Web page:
Sunday, April 8, 2012

Again, Oaxaca is Wonderfully Safe....

This is just a quick overview, to calm the jagged nerves of leary travelers:

So many people look completely shocked when I say I am going to Oaxaca, Mexico...this is my 6th, yes SIXTH trip in the last 13 months as I am working on a new book project.  As one of my friends here at Casa Colonial says, the only thing to fear about coming to Oaxaca is that you will exceed your credit card limit!  I walk the 20 minutes back to my B&B (the "Casa") by myself after dark, until about 9:30. I would not walk around alone in my home town of Santa Fe, New Mexico, as lovely as it is. Too many questionable types, too many drugs around.

Here in Oaxaca, here in the Historic District and in the outlying smaller villages, you don't see lots of things:  stressed out people, rudeness, screaming nagging children, anger, sharp retorts, fighting couples, impatience, constant blaring of TV and teens with their noses in their smart phones (although the latter is making headways).  What you do see is a lot of smiling, happy and content people who love their families and who are normal, nice folks....by our standards they are 'poor,' i.e. they don't own a lot of stuff, and the system fails them in terms of health care, but they are a heck of a lot happier than people in the US.   I've been coming here a lot and, as it clearly shows, I love it. Sunny blue skies.  Prices are great in hotels and B&B's (you can ask for a reduced rate as tourism has flagged here recently due to narco fears) , modern and folk art are thriving, and there are many wonderful creative restaurants to dine in at bargain rates.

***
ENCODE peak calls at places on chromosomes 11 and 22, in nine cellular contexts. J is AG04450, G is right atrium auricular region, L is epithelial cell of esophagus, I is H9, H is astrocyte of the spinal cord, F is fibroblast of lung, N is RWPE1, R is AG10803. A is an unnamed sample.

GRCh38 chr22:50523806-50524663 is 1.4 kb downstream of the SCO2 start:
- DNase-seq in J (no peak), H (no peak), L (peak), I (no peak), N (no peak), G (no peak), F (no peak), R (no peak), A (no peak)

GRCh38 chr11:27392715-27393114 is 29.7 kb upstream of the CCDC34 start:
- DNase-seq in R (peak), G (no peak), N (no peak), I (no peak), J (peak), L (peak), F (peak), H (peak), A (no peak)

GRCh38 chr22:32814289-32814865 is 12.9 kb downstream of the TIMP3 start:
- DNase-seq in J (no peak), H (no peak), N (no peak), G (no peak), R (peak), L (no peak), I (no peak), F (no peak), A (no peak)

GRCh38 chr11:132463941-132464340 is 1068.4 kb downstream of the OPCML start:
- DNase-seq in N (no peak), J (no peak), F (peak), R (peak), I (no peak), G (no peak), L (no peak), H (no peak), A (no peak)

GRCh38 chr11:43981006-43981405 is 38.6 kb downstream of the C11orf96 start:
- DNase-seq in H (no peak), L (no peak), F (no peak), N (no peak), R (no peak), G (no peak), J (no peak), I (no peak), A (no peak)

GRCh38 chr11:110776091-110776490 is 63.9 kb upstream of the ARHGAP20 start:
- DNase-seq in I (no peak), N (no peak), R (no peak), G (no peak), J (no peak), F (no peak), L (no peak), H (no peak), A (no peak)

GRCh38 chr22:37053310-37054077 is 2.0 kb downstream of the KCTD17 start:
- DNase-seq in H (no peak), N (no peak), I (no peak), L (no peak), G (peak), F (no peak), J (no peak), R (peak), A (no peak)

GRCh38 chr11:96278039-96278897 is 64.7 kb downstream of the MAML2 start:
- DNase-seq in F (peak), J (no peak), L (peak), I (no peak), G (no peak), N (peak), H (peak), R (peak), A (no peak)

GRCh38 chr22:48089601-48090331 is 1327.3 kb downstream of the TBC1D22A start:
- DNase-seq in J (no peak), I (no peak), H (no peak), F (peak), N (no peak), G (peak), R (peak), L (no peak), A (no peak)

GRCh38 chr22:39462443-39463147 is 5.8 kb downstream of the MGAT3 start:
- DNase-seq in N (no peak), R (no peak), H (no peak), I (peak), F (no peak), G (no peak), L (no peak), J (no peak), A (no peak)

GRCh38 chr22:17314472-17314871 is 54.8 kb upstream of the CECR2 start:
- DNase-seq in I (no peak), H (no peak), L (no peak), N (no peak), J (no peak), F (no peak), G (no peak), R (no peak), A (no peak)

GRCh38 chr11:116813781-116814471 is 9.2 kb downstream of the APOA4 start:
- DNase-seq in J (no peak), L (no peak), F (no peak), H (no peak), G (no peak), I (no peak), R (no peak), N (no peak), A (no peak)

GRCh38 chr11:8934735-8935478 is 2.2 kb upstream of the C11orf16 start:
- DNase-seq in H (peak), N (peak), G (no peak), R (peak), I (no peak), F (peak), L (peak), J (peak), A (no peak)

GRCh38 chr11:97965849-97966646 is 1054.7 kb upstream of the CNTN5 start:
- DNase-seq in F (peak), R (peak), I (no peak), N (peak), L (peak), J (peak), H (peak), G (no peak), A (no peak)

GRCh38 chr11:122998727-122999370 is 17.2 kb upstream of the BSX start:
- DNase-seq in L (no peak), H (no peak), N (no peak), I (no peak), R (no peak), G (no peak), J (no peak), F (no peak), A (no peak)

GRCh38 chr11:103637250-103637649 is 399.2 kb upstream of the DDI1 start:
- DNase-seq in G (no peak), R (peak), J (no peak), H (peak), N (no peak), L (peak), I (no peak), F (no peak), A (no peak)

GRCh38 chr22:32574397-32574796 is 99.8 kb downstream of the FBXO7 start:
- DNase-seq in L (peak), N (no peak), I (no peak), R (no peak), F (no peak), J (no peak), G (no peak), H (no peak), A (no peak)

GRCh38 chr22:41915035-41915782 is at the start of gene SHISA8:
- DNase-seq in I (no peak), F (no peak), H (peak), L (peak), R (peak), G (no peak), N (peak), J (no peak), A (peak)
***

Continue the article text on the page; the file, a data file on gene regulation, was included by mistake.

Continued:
To wit: yesterday at La Jicara for the mid-day meal ('comida') I had a Tortilla Soup with cheese, avocados, herbs, broth; a large Green Salad with Amaranth, Carrots, Avocado and Cucumbers in a Sweet Balsamic dressing; Sauteed Fish with Mango/Cinammon Salsa and a reduction of Hibiscus Flowers with a mild spicy chile ; Rice with a faint flavor of lemon grass; a Mango/Strawberry thick juice drink, and terrific Coffee that would put Starbucks to shame.  Grand total: $6.32.





A new friend confided she had moved back to the countryside from Mexico City where she had been a maid (servant is what she actually said, with a 'perdon' after her statement).  She and four generations of women live in very, VERY  humble conditions; they earn maybe $550 a YEAR.   She quoted the lyrics of a popular singing group:  "Aunque la jaula sea de oro, no deje de ser prision."  Even though the jail is made of gold, it's still a prision.    She would much rather live in the country, growing her own food, and cook over a wood stove, than earn money and live in Mexico City.   Another woman in the same village confided:  'somos libres aqui.'  We are free here.

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